OLD TOWN — Paul Toback, the former CEO of Bally Total Fitness, thinks he has created the missing piece between the treadmill and elliptical machine.
Toback has been working on perfecting the Sproing for four years and last month opened the nation's first Sproing-centric studio, Sproing Sport, in Old Town.
"There's a huge space in between. We tried to give you the cardio burn of a treadmill with the low impact of an elliptical," Toback said.
The main component of each Sproing is the air-filled base that acts as a cushion for a runner's feet.
The idea came to Toback, a two-time marathon runner, while running on the sand.
He found the only time he wasn't suffering from post-workout pain was when he ran on the beach, and obviously the beach is not always an option.
"I was finding it harder to get through a workout so I began to play with some ideas and think about it and that's really how Sproing was born," Toback said.
The machine that is about the same size as a treadmill is in a number of gyms and fitness centers around the country including and former Chicago Bear Brian Urlacher's brand new Hollywood fitness center.
Urlacher opened Unbreakable Performance along with Jay Glazer, and the two bought three Sproings to work out their clientele consisting of athletes and celebrities in Los Angles.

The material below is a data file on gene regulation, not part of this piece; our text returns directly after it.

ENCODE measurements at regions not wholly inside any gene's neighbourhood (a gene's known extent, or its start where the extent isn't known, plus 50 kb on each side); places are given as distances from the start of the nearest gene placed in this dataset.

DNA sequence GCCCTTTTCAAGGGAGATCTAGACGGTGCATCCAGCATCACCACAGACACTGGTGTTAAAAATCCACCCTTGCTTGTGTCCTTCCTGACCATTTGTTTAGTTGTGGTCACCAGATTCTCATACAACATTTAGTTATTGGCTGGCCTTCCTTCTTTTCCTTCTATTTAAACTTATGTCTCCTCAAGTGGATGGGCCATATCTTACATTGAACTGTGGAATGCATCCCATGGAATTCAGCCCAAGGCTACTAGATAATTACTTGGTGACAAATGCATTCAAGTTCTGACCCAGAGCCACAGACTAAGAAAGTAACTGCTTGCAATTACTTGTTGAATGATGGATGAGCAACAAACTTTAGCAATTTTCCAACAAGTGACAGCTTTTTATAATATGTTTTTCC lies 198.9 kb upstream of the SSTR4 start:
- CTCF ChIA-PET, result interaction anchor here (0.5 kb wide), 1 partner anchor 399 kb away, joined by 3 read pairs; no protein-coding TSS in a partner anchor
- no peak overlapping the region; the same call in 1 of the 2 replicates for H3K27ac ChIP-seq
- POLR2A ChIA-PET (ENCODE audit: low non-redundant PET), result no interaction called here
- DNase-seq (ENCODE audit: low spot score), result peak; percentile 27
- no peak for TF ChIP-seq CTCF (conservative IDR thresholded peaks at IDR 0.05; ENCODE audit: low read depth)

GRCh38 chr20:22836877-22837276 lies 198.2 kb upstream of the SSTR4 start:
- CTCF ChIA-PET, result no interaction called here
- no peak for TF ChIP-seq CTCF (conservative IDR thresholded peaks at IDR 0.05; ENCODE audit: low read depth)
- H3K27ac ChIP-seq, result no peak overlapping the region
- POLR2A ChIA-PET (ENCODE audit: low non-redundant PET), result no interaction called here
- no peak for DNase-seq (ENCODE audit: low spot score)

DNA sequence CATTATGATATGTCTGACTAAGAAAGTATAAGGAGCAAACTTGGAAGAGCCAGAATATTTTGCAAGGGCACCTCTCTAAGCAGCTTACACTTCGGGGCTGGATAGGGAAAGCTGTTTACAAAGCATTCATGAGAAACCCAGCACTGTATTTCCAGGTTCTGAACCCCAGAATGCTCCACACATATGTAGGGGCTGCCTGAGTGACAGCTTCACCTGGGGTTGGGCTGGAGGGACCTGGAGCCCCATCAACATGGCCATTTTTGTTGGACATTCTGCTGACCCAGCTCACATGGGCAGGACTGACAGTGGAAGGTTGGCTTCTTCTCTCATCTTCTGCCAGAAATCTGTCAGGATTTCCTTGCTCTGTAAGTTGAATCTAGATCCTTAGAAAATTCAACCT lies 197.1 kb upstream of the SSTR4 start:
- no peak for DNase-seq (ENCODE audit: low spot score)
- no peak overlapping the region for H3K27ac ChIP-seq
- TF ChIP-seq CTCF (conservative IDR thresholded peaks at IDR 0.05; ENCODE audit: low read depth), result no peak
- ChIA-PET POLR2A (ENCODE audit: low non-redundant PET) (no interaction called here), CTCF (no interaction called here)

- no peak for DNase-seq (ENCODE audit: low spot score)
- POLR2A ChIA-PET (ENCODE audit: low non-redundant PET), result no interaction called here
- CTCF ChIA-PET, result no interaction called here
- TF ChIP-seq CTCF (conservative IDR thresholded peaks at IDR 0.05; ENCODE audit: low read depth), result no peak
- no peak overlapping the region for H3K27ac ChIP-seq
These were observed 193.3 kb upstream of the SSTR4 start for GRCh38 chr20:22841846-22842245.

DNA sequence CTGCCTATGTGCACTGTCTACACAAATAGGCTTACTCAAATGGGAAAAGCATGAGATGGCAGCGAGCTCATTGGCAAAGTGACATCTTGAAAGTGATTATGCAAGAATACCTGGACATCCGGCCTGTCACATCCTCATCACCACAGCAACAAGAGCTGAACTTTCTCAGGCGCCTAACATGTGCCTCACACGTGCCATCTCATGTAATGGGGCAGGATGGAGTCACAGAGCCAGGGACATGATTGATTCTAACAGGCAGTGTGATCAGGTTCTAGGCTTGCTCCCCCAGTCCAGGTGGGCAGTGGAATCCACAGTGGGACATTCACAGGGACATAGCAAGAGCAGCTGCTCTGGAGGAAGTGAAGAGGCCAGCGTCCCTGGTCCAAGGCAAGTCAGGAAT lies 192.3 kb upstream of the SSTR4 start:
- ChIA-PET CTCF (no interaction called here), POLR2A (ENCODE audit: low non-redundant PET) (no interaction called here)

Jerry Ferrara, who played Turtle on HBO's series "Entourage," was the first to try it out.
The Old Town Sproing Sport studio, 1652 N. Wells St., is built for 45-minute group classes on the machines that focus on high intensity interval training.
An elastic band around a runner's waist tethered to the machine forces a runner into a natural running position leaning forward onto the balls of his feet, unlike the upright running form on a treadmill.
The interval workouts also include strength training with resistance bands attached to the machine.
"There's a lot of people who can't take the pounding [of running] anymore," Toback said.
Toback, who is a lawyer by training, previously worked as Mayor Richard Daley's staff and as an aide to President Bill Clinton's chief of staff.
The move to reenter the world of fitness after resigning as CEO of Bally's in 2006 was a difficult decision to make, but a necessary one, Toback said.
"I love fitness and I really saw a need for this piece and it was really driven out of my own personal need," he said.
The first class is free at the studio and packs of classes are available for around $20 per class depending on the size of the pack.
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